In the afternoon we set off on a half day tour of the local vicinity taking in the floating palace built hundred of years ago, a temple that houses Muslims and Hindu's together in one site (that's right Hindu and Muslims together) and the smelly market that housed as many dead little fish as you could imagine. The driver was great, informative about the whole island and explained the strangest marriage ceremony we've heard of to date. A streamlined version is that the boy must kidnap (yes we did say kidnap) the girl he wants to marry and hide her for 3 days before he can come back to the girl's village. He must kidnap her during the night as to kidnap during the day will result in him having to pay a higher dowry at marriage time!!! Thereafter there is a long drawn expensive marriage process that involves lots of parties. After being amused by the marriage process and seeing the various sights of Mataram on a blisteringly hot day we relaxed and slowly realised that a bout of dehydration was taking over.
After buying all the bricks for Ogik as a gift for dinner, we ended up missing the tour as Kiran and Neha didn't feel so great. Thankfully Neha's mum was fine and had yet another day of relaxing by the beach to contend with!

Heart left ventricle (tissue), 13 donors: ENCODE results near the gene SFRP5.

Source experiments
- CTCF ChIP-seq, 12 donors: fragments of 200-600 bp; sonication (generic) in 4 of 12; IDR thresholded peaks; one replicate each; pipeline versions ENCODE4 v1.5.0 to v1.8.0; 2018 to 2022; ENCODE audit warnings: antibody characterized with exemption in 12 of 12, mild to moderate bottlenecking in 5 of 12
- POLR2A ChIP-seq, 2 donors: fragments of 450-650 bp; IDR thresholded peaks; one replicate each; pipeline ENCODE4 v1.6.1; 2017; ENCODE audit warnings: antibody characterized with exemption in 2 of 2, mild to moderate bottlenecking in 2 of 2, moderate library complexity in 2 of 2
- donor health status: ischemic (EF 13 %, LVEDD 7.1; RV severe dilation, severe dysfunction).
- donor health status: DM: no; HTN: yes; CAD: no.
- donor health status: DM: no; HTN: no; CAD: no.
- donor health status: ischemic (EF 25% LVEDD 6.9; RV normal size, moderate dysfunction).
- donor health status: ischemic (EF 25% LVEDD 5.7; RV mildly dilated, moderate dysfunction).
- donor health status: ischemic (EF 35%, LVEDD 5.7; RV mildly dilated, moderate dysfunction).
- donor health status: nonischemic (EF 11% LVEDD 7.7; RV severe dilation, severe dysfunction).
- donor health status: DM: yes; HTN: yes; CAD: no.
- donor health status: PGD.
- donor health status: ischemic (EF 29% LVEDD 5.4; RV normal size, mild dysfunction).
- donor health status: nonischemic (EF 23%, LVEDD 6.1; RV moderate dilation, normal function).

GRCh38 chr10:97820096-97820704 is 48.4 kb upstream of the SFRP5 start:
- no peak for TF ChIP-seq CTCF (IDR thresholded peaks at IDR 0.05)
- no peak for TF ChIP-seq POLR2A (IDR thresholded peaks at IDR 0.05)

On the last night we managed to drag ourselves out of the hotel and head off to Sengiggi for a meal. After meeting up with Christophe and Rosali (fellow guests at our hotel) we had a few drinks at a bar we had previously been to with Ogik. While we were all chatting away and listening to the live music Neha was accosted by a ladyboy (although we're not sure what she was, Neha's still trying to work it out!) called Mona Lisa. Now she was no oil painting (bad joke we know, but with a name like that you have to make the gag!!) and she was adamant that Neha took her number down to give her a call. We're not sure where that card is now. The evening ended by us chatting away to Christophe and Rosali until 3am while lying in the pool. A nice way to end a great, if not eventful, evening.
Returning to Singapore and we were getting ready to build ourselves up for Australia. Lombok was great, mainly for the fantastic place we were staying and the strange amusing brick buying incident. We can now add brick buying in Lombok to teaching a monk how to use HTML in Cambodia for surreal experiences. I'm sure Africa will offer plenty more surreal moments for us! We still have Australia and New Zealand to come in between and the small tour around Singapore with Neha's mum to cram in.